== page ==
I thought I had kicked the habit of worrying, or at least reined it in. But with all that is going on in the world, I am not so sure anymore. If I am not thinking incessantly about terrorism, war and tragic fires, I focus on loss that hits closer to home.
Recently, in the small community where I grew up, at least four people died in the space of a week. That's hard news to swallow, begging the question that I remember asking repeatedly as a young woman in the late '80s, early '90s: Is the world getting worse, or am I simply becoming more aware of tragedies, atrocities, people dying, etc.? Regardless, I am worrying again.
Not long ago, when I found myself lying awake for most of the night imagining every possible dark scenario about a sudden pain I had, I knew I had digressed.
The next day when an acquaintance asked, 'How are you doing?' and I answered, 'I'm worried about my health', I knew that I had reverted to being a worrywart. Immediately I tried to change the subject, having done everything under the sun over the years to stop worrying excessively, including reading book after book and, of course, praying.
After all, Jesus points out in Matthew's Gospel that worrying is futile: 'Therefore do not worry about tomorrow, for tomorrow will worry about itself. Each day has enough trouble of its own' (Matt. 6: 34).
And if that is not convincing enough, some experts believe that 85 per cent of what we worry about never happens. And the percentage that does happen is far less stressful than we could ever have imagined. Seventy-nine per cent of those surveyed were either able to handle the matter or learned a lesson from it. Go figure ... we cope.
Worse yet, worry does not improve the situation. It does just the opposite, often leading to anxiety, which can cause mental and physical health problems. Who needs worry? None of us, right?
Actually, there are times when it's more natural to worry than not to, such as when a loved one is ill, or you don't know where your next meal is coming from. It is when it is exacerbated that it becomes problematic.
According to Will van der Hart and Rob Waller, authors of The Worry Book, worry is a normal human emotion and has a protective function that often helps us to avoid danger, and prods us to make suitable arrangements for the future. I can relate to that. Admittedly, it was worry that urged me to make a doctor's appointment to check out the pain mentioned above, even though I did continue to worry.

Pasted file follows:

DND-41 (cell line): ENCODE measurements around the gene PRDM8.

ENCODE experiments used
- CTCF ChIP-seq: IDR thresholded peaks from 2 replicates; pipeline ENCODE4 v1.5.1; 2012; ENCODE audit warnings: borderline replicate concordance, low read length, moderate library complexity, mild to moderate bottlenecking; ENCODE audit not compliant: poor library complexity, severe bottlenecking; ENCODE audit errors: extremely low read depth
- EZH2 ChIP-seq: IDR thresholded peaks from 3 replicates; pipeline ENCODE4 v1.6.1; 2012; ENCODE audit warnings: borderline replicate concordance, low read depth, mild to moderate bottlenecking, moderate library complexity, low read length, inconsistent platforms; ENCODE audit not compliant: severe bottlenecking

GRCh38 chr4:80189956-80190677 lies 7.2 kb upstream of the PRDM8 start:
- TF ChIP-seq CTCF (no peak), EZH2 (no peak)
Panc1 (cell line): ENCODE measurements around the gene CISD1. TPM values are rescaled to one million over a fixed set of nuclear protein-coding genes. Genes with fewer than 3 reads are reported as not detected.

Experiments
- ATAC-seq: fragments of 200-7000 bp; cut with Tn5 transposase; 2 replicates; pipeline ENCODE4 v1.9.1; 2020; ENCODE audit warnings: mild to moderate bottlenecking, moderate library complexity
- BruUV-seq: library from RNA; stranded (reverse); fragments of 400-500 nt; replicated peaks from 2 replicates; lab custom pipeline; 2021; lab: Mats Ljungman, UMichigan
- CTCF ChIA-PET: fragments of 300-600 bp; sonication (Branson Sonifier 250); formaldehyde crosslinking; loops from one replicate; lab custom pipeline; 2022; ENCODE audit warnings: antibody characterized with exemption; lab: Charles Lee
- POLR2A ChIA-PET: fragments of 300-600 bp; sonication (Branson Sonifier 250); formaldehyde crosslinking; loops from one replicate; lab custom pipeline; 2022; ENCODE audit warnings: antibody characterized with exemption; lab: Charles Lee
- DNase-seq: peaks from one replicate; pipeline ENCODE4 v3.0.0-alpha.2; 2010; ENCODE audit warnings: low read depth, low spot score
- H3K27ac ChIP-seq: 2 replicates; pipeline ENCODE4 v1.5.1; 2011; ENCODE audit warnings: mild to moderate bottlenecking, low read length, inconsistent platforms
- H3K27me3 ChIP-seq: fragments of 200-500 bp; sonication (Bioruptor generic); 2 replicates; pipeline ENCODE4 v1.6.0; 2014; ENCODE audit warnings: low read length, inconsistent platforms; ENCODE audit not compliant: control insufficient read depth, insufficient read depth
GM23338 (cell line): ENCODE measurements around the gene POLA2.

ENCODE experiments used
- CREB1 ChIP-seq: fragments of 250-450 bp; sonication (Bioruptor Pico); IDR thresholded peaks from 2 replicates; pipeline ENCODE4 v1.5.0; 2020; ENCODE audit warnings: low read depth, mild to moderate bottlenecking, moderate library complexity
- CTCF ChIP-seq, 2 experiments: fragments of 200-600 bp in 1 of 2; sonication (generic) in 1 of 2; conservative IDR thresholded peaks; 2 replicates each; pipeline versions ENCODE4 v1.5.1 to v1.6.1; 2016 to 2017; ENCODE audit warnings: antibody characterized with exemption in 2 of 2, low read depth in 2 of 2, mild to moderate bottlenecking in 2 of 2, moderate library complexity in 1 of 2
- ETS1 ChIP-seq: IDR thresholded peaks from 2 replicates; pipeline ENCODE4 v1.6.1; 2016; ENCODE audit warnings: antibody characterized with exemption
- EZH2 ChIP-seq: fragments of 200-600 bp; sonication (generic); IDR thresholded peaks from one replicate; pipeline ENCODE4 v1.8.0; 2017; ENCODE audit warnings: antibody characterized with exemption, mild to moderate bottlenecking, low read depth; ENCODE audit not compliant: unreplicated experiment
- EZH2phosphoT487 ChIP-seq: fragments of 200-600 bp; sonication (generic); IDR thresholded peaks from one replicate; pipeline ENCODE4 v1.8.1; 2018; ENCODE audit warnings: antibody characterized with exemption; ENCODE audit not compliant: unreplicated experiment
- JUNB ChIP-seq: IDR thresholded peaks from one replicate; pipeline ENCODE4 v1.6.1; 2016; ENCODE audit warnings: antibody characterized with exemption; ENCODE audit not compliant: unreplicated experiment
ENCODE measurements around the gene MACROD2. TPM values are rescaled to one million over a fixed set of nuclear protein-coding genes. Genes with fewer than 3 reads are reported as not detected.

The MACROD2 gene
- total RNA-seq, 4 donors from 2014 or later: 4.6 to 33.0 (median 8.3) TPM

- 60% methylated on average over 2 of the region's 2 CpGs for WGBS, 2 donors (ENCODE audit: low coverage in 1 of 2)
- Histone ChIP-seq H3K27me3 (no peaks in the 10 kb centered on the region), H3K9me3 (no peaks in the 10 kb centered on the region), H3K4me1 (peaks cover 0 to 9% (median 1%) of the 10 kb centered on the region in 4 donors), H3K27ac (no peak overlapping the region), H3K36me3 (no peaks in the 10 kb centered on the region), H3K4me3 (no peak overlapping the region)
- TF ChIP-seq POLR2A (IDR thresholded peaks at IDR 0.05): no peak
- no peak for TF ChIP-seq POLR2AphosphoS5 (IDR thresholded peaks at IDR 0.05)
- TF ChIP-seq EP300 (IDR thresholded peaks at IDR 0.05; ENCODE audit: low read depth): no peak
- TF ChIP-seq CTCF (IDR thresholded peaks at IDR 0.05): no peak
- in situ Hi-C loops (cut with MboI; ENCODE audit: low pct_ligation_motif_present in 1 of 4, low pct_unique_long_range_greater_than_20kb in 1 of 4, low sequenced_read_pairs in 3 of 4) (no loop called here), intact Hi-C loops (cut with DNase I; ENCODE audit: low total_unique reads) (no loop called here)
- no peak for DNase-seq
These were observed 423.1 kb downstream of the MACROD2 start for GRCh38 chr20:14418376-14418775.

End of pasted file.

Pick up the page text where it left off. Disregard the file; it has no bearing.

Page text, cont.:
But determined to kick the worry habit yet again, I consulted The Worry Book and was reminded that first and foremost, it is important to understand excessive worrying for what it is: a process of thinking that likely started in childhood.
According to the authors, there might be a genetic component. Ah ha! My maternal grandmother worried continually about any- and everything, and so did my mother. So often I heard my father say to my mother, 'Don't worry!' And nowadays, my husband says those very words to me.
But not everyone inherits worry; some people are simply deep thinkers, pre-disposed to the process that sometimes becomes obsessive.
In any case, it is the process that needs to be considered. The authors point out that worries tend to have some common themes. Ah ha, again. There is something about uncertainty and insecurity that gets me worrying.
Next, worry uses tricks to exacerbate the process. In my case, I am always consulting the Internet when concerned about something. After all, I'm a journalist; I know how to research and discern between good and bad information, don't I?
Another theme is that worriers often have subconscious beliefs about their worries. For example, worrying assures me that at least I care. Seriously!
So what else can we worriers do to kick the obsessive habit? Van der Hart and Waller say, overcoming the problem can be achieved by understanding what type of worry it is. They identify two main types of worry: 1) Solvable Worry; and 2) Floating Worry. Yes, you guessed it. A Solvable Worry has a solution: I can go to the doctor and check out my pain instead of trying to diagnose it myself over the Internet.
But Floating Worrying opens up the 'What if ...?' game. Oh how I love that little book If (Questions for the Game of Life) that a friend's father gave as a gift many years ago. But when that little, innocuous question is applied to a health scare, for instance, the game can become dangerous, even if it is an imaginary danger.
The problem is that the subconscious cannot differentiate accurately between a real and an imagined experience, according to Jimmy Henderson, in his book How to Interpret Dreams. That is bad news for worriers. But the good news is that everything imagined is unlikely to happen.
That's a relief! Thank goodness I don't have to worry about that anymore, so I can spend more time focusing on the problems that I can probably solve.